Spring Whitetail Chores

Create a spring clean-up to-do list and get to work on your whitetail property.

Spring Whitetail Chores

By nature, whitetail hunters are timid. I’m not suggesting you won’t stand up for what’s right when the time comes, but when it comes to whitetails, you need to treat them like the Boss when you’re pining for a commendation. That said, spring is a time when you can be bold.

Why be bold in the spring? This time of year, you can get a lot done in the whitetail woods with the least amount of damage to a whitetail’s psychological paranoia. Consider the following for spring whitetail chores: New stand placements, stand maintenance, hidden food plots, water improvements, trail manipulation, camera placements and new mineral sites. Now, get your to-do list drafted and forget about being an apparition, just get to work.

Weather

Assuming winter hasn’t skipped ahead due to climate change, whitetails will have had several weeks or months to rebound from winter stress. The spring bloom brings on some of the most succulent and nutritious feed of the year. Whitetails may have to feed longer to fill up on the smaller portions, but a winter wheat field or budding shrubbery starts whitetails down the road to binge eating that continues to fall. Your green up depends on the latitude you live, but by April most whitetails have beaten back the Grim Reaper and are budding antlers or bulging from fawn development. 

Antlers

I know you’re a shed antler addict, and all those hours sneaking around your whitetail hunting property revealed heaps of insight and information. Put those finds to use as you hash out new hideouts for ambushes. Before the explosion of foliage, you can see everything like a neighbor who doesn’t pull the shades. Fortuitously, I’m sure you noted scrapes from the previous rut and rub lines shining like night-eyes along a trail. Using a hunting app like HuntStand, you can check for prevailing winds and use the data collected from previous months to strategically place stands and ground blinds.

Think boldly as you nudge up against refuge areas and locations you might likely sidestep later in the summer for fear of blowing out resident deer. You may not hunt these interior locations in the early archery-only season, but they offer great potential for all-day sits during the rut.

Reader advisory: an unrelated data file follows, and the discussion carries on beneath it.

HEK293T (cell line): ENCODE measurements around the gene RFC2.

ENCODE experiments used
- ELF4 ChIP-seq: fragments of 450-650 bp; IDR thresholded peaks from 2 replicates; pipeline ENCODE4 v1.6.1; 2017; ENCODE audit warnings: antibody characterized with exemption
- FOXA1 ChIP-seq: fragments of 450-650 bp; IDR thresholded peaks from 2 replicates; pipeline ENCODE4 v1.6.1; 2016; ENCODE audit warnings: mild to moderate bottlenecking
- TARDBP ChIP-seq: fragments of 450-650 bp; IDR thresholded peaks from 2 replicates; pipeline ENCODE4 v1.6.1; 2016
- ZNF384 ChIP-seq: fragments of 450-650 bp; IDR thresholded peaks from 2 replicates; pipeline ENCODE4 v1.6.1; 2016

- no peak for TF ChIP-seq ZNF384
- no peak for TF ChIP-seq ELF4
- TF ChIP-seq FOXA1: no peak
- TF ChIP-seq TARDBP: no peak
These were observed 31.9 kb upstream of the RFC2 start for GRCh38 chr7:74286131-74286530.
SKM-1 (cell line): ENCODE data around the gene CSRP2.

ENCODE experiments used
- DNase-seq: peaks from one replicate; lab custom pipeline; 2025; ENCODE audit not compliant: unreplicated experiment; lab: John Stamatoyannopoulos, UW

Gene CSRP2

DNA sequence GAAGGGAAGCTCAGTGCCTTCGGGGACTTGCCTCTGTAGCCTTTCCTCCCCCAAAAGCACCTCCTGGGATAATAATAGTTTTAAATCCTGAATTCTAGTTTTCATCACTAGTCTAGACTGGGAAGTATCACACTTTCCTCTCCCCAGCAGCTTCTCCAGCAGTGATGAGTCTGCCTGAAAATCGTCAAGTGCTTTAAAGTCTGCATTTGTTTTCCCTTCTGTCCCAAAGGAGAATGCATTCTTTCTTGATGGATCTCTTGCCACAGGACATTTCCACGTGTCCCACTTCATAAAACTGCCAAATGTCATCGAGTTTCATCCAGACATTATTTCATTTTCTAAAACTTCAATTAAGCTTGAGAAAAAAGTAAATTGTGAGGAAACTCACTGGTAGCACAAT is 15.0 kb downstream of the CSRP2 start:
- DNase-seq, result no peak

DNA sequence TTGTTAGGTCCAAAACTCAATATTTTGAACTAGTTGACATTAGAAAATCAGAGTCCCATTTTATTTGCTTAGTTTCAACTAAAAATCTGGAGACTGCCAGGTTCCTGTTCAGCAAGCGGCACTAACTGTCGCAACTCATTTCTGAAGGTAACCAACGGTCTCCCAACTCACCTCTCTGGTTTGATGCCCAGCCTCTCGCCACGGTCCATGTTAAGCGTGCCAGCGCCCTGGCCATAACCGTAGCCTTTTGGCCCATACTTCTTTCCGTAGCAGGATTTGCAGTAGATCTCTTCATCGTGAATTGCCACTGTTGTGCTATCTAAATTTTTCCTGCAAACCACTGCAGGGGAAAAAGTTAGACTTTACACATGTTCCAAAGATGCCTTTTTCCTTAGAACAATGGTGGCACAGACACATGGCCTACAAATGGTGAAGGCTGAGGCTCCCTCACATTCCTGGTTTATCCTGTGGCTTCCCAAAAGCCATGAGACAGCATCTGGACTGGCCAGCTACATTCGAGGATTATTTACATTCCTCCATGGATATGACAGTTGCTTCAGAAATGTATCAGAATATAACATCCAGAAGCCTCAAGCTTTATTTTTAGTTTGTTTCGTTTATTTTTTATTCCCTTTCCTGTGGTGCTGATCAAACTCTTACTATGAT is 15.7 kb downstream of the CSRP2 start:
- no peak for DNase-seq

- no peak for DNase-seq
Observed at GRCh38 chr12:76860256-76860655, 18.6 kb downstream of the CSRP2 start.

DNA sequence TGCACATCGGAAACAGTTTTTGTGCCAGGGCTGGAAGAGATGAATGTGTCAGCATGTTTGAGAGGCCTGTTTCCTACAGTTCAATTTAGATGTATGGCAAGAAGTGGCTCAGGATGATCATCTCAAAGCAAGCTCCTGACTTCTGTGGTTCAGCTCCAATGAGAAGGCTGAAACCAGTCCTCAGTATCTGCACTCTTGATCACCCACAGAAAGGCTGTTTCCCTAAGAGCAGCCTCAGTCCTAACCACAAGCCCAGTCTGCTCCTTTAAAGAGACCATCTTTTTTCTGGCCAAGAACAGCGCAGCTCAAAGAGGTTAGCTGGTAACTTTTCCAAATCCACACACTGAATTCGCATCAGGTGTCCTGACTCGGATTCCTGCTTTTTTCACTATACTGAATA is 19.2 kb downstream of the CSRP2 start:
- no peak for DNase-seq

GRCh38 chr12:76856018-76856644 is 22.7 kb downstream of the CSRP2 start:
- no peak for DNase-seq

Use the information you learned during shed hunting season to plan for new food plots and treestand locations. Then get to work before the heat of summer hits.
Use the information you learned during shed hunting season to plan for new food plots and treestand locations. Then get to work before the heat of summer hits.

Forage

This is also the time to consider preparing new ground for food plots and even adding in mini plots along interior corridors to target nocturnal bucks. A small plot in an opening surrounded by timber can sometimes pull a buck out of hiding before he would ever contemplate stepping out on a major food plot until darkness arrives.

If you still have an apprehension about disturbing deer in their homelands, you can blend your boldness with the daily grind of whitetail country. The best cover to coordinate with is the rumble of tractors as they plod along doing field work. A farmer prepping a field for planting or sowing seeds offers you the chance to disappear within the agribusiness ruckus. Crews fixing fence, livestock rotations and other busy chores give you the opportunity to disappear within the rural hubbub.

Farmers are in the middle of many busy chores during spring such as working fields and fixing fences, allowing you to blend in with their commotion.
Farmers are in the middle of many busy chores during spring such as working fields and fixing fences, allowing you to blend in with their commotion.

Keep Cool

There’s one more huge benefit and you can thank Mother Nature for it. First, spring weather typically doesn’t include temperatures or humidity that hovers near the century mark. In layman’s terms, you won’t get heatstroke. Second, the hordes of insect hatches are still weeks away, and although you may have to spray down for an early tick outbreak, most mosquitoes, gnats and other buzzing bugs will be in subdued numbers. Some locales may warm enough for a venomous snake to slither about, but they’ll be listless at best, especially in the cool, morning periods. Finally, the spring green up will be underway, but those of you prone to itch won’t have to burden yourself with nonstop scanning for poison ivy, sumac or oak, or add in your own vegetation allergen here. You may stumble across early blooms of these nasty plants, but summer is when most of these irritants flourish in full glory.

The best benefit of all for bold, springtime chores is time. By busting out a pile of whitetail work now, you’re giving deer four to five months to forget about you. And be honest with yourself; whitetails encounter danger or perceived danger nearly every day of their life. A rambunctious squirrel could startle a napping deer into thinking the first horseman of the Apocalypse just rode into town. Coyotes, bears, rural linesmen and mushroom hunters all have the potential to scare the “bejeebers” out of a whitetail, but deer have forever to forget about your bold intrusion. Utilize a bit of concern with a quiet entrance and scent-eliminating products, but get the work done and get out.

Time

Finally, you also must consider your time. If you have discovered a way to cache extra time during this period, please private message me. During summer, I’m busier than a beaver repairing dams from a fuming farmer fatigued from repeated flooding of fields. That’s busy. By using spring as your major season to get ready for whitetail hunting, you don’t have to rush at the last minute as fall looks you in the face. Now go forth and be bold this spring.

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